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The show must go on: Concordia On-Air prevails through pandemic

Outside the weather is cold, chilling to toes and noses alike, but in Olin on Wednesday nights, the studio is warm with excited energy. The show is about to start. 

Chatter and rustling. Laughter and talking. A hand raises, fingers counting down. Five, four—noise ceases—three, two—shifting feet and clothing adjustments—one: a smiling face welcomes you to Concordia On-Air. 

Concordia On-Air is a student-run co-curricular program between the communications and art departments that is live streamed every Wednesday from 6 to 6:30 p.m. Senior and executive producer Erin Grabinger has been directing On-Air for two years. 

“We are a student-run live weekly broadcast, featuring news and sports that cover at campus, local, national and international levels. Arts and Entertainment is another segment we have that features campus or national events,” said Grabinger.

On-Air hosts prepare to go live | Maria Klipfel

Along with Grabinger, On-Air is made by a select group of students who do tech, run segments and host the show. First-year student Jack Lanners is one of the show’s hosts. During On-Air, Lanners introduces the show and segments and talks about upcoming campus events. Hosts also conduct interviews with the event organizers and do fun games or activities. 

“I think one of my favorite things as the host is to come up with games or activities at the end. We have done a lip sync battle and pin the donkey before,” said Lanners. “We have fun, but still cover a lot of things. If you’re interested in art, there’s art. If you are interested in Dylan and I making goofballs of ourselves, there’s that too. It has a little bit of everything.”

“As a student-run activity, I love being in the background,” said advisor Greg Carlson. “The content is created entirely by the students involved in the activity. It belongs to the students and that’s something I really like about it.”

Like all other student-run activities, COVID guidelines have created unexpected challenges. On-Air switched to online practice meetings at the start of this year and has found a way to utilize the sets without compromising safety. 

“It has been going a lot better than I had anticipated. I was worried about producing an in-person show while still keeping safety restrictions in place, but we have really been able to work with the restrictions in a way that has still kept the show going pretty well,” Grabinger said.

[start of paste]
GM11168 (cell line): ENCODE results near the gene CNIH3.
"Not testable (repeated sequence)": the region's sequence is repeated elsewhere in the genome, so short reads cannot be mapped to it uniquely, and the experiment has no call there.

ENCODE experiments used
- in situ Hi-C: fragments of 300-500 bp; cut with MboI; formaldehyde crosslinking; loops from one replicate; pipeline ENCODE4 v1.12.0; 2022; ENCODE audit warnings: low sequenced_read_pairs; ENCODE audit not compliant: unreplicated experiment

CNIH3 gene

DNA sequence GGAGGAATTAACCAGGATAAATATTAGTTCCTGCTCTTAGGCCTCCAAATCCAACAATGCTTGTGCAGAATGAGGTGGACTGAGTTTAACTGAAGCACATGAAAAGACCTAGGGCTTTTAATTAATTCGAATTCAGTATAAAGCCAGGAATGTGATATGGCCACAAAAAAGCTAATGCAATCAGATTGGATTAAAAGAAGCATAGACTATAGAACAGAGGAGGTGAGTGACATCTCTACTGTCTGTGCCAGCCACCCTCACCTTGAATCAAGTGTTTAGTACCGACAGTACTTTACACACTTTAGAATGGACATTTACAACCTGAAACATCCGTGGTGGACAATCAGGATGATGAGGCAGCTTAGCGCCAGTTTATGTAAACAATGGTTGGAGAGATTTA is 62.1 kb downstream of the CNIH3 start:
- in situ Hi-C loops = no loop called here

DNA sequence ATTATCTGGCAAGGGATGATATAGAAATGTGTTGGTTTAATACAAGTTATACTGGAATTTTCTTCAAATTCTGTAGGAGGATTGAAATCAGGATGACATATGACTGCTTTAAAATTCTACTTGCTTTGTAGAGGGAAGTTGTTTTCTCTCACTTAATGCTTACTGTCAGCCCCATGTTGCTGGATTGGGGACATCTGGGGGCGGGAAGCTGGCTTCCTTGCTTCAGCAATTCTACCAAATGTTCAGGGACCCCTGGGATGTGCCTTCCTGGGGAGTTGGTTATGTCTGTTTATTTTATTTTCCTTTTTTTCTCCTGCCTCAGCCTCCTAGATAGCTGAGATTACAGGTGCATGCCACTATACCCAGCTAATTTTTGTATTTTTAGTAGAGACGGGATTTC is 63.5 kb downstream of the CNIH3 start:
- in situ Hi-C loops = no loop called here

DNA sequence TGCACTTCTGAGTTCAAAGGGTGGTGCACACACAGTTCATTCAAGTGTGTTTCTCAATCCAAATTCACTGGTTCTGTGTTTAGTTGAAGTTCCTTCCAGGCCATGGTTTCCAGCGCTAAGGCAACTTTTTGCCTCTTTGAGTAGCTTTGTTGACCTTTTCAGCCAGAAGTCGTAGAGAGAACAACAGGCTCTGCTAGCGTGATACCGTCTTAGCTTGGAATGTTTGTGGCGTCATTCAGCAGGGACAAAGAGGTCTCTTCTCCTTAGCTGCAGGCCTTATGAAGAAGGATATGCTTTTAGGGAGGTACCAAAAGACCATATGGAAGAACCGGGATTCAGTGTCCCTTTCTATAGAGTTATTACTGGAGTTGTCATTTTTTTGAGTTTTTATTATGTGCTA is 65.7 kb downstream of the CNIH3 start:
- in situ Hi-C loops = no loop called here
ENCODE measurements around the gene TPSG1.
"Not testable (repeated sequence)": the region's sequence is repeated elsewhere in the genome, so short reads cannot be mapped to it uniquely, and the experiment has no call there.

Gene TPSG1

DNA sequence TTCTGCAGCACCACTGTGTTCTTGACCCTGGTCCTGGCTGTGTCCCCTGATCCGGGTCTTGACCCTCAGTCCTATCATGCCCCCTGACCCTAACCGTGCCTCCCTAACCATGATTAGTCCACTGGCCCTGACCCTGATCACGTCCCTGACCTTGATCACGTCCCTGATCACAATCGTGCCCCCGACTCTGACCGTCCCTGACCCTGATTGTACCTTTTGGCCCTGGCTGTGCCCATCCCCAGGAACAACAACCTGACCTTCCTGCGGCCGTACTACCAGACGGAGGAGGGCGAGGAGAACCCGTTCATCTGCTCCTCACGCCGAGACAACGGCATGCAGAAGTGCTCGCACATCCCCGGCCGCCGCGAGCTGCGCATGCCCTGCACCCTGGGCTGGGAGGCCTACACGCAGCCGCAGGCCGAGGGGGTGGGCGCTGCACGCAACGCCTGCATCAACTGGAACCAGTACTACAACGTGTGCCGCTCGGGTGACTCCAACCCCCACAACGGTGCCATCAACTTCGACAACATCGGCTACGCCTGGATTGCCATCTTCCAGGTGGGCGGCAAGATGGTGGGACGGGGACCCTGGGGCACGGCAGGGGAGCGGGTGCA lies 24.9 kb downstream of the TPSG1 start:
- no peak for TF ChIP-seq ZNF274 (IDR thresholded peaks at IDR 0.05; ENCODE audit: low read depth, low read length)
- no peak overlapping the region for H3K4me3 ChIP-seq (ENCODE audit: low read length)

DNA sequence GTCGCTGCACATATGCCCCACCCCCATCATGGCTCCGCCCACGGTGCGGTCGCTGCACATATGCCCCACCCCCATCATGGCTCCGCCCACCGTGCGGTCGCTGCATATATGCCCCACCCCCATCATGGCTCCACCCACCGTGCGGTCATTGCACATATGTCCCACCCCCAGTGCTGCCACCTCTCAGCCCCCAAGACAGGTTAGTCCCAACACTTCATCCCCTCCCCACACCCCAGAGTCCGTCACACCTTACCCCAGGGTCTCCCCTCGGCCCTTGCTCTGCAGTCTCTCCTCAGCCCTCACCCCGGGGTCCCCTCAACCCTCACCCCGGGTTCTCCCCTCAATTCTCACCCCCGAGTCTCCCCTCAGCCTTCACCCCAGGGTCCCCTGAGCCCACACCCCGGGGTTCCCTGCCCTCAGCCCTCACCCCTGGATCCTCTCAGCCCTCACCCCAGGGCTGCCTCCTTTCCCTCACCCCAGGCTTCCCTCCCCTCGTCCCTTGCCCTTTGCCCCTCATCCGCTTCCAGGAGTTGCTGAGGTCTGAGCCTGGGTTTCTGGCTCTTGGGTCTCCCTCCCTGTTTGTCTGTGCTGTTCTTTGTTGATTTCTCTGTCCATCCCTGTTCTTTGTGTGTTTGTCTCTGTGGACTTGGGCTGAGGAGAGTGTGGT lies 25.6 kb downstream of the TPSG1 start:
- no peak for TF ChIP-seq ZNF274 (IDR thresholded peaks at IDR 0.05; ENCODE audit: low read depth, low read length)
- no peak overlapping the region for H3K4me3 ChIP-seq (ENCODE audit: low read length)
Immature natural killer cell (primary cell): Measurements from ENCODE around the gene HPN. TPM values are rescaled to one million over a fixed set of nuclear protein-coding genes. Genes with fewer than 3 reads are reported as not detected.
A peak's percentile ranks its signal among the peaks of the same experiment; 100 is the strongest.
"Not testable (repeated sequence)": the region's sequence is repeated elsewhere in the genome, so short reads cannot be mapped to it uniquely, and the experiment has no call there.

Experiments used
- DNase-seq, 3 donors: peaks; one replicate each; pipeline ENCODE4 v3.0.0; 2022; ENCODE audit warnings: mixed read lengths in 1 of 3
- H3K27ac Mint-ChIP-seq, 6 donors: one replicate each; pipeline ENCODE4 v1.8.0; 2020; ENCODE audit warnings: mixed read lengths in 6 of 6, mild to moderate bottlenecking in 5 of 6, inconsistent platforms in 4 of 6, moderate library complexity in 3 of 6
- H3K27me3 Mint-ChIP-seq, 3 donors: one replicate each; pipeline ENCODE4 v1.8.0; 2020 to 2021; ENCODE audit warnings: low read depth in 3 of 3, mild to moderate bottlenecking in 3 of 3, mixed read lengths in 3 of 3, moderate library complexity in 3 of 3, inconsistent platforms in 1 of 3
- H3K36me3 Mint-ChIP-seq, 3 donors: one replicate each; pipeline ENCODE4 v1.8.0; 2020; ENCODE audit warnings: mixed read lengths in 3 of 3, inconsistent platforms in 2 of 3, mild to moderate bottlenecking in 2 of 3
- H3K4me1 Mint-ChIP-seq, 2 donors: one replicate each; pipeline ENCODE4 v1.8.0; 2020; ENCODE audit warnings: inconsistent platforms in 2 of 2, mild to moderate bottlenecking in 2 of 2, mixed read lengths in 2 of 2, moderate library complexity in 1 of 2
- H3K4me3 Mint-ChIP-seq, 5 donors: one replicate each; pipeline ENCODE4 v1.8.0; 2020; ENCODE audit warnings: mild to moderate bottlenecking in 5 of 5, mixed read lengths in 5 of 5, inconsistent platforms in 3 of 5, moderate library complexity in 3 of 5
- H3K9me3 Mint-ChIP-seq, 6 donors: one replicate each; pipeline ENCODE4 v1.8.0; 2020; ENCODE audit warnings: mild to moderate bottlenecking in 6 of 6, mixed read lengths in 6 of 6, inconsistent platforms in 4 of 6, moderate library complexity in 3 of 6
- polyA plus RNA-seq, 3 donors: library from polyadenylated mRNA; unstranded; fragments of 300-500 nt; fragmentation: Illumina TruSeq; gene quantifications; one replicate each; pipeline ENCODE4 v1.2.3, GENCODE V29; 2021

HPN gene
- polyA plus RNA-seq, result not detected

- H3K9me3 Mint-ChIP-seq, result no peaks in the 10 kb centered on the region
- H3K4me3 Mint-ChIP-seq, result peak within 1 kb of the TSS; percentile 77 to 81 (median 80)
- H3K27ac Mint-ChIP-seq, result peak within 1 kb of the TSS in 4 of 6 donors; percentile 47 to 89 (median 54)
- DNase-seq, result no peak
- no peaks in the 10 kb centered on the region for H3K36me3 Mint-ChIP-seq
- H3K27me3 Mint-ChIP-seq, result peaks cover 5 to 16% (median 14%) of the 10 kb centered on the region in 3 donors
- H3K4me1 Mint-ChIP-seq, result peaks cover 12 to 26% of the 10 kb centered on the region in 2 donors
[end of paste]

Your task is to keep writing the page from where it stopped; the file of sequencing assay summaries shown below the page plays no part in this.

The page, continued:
Although it was an adjustment, the show is up and running for this year and many to come. 

“I am just really proud that we kept it going, and are able to produce the same high-caliber shows we have in the past. I will be able to look back and say that we didn’t give up and that’s something I am really proud of,” Grabinger said. 

Looking back on her time spent here, Grabinger is glad On-Air was part of it. 

“I remember when I toured Concordia I really wanted to see the studio so I went down there and looked around. I thought everything was so impressive,” Grabinger said. “Over the years, I have become so much more comfortable with being on-air and being in a director position. I take for granted how impressive it is to do this show.” 

Similar to Grabinger, Carlson is impressed with the show and how it has evolved over the years. 

“Technology changes so rapidly, so partly some of the experience of this activity is seeing these changes real-time. When I started 20 years ago, we were editing the show tape-to-tape. Now the show is not recorded on any disc or tape, but it is captured digitally and is streamed live or can be watched on YouTube,” Carlson said. 

While technology has a large part in it, ultimately it is the people that make the show. 

“I love seeing the creativity that students put into the show. We have people from all disciplines from all across campus who just enjoy the camaraderie and being able to make something and share it. It’s a safe environment for people to explore their interests,” Carlson said. 

“It’s a very supportive space where if you mess up, we all just laugh about it. It’s a space where you can learn and grow a lot as a public speaker and performer. You have all the support that you need,” Grabinger said.

From public speaking skills to teamwork, On-Air teaches its members lifelong skills in addition to an opportunity for fun. 

“The hour that we are there everyone is always laughing and cheery. It’s a big boost to my week,” Lanners said. “It sounds cheesy, but everyone there really wants to be there.”

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